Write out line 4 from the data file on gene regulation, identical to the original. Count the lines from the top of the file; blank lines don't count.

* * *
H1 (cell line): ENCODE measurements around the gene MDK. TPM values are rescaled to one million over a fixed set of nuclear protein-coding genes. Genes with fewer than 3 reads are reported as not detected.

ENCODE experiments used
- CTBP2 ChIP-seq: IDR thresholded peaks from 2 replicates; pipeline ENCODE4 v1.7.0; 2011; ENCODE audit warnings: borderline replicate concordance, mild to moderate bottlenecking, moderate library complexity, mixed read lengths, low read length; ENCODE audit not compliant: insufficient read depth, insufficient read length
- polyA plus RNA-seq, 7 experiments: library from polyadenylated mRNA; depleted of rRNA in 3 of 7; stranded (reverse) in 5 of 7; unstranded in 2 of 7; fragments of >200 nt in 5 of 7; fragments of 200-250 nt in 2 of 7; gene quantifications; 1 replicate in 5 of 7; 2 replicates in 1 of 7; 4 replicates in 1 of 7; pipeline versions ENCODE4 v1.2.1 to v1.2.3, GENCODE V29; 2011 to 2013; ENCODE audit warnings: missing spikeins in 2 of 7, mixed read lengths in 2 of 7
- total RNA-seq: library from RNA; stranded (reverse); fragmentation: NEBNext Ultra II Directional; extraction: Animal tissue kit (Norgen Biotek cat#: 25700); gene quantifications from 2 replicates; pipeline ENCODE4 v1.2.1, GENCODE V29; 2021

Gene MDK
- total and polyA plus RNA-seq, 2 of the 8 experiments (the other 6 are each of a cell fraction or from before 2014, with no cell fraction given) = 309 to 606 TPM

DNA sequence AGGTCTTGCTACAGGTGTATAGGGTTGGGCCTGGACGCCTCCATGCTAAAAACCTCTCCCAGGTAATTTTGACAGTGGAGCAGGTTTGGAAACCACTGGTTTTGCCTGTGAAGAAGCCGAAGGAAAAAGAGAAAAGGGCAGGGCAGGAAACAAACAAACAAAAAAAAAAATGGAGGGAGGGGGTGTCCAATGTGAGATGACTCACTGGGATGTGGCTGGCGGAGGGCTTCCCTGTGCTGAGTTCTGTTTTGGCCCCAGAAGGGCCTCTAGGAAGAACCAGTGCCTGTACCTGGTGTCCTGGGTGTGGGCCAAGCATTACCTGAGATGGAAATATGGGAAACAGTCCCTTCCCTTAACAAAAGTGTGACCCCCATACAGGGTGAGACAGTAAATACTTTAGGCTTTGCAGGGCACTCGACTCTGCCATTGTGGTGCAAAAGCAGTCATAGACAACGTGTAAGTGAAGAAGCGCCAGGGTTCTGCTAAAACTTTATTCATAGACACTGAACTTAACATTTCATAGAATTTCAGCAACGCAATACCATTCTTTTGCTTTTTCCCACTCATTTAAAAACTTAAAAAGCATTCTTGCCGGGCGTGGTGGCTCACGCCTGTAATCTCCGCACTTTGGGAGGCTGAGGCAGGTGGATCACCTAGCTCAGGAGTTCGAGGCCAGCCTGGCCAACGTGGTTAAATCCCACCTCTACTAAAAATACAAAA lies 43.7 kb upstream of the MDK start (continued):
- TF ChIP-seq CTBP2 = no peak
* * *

- polyA plus RNA-seq, 7 experiments: library from polyadenylated mRNA; depleted of rRNA in 3 of 7; stranded (reverse) in 5 of 7; unstranded in 2 of 7; fragments of >200 nt in 5 of 7; fragments of 200-250 nt in 2 of 7; gene quantifications; 1 replicate in 5 of 7; 2 replicates in 1 of 7; 4 replicates in 1 of 7; pipeline versions ENCODE4 v1.2.1 to v1.2.3, GENCODE V29; 2011 to 2013; ENCODE audit warnings: missing spikeins in 2 of 7, mixed read lengths in 2 of 7